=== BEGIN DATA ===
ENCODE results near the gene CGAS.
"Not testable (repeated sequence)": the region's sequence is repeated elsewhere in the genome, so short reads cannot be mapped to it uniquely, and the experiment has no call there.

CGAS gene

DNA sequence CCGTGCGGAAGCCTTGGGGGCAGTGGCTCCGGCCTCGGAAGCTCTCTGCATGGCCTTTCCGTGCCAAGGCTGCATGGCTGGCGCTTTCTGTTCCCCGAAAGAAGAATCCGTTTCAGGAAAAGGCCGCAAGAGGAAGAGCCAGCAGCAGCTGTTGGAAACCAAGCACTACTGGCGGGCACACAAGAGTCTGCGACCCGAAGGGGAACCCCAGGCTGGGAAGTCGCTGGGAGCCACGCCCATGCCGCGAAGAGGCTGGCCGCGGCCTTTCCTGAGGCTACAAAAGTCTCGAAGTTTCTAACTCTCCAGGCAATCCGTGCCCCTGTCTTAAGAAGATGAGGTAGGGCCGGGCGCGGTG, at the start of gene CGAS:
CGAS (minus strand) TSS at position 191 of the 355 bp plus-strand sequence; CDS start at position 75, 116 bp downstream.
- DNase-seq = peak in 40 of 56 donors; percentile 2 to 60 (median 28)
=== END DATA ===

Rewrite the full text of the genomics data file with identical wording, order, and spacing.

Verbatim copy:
ENCODE results near the gene CGAS.
"Not testable (repeated sequence)": the region's sequence is repeated elsewhere in the genome, so short reads cannot be mapped to it uniquely, and the experiment has no call there.

CGAS gene

DNA sequence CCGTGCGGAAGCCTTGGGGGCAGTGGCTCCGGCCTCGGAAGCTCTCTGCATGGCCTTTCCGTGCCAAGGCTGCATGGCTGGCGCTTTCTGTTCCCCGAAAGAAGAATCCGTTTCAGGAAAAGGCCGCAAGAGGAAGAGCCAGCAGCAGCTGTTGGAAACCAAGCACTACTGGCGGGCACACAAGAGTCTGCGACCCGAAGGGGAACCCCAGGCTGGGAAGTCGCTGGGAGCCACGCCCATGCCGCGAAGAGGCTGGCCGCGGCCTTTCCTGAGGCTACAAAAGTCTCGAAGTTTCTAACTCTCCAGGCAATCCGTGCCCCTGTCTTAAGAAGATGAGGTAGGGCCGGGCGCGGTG, at the start of gene CGAS:
CGAS (minus strand) TSS at position 191 of the 355 bp plus-strand sequence; CDS start at position 75, 116 bp downstream.
- DNase-seq = peak in 40 of 56 donors; percentile 2 to 60 (median 28)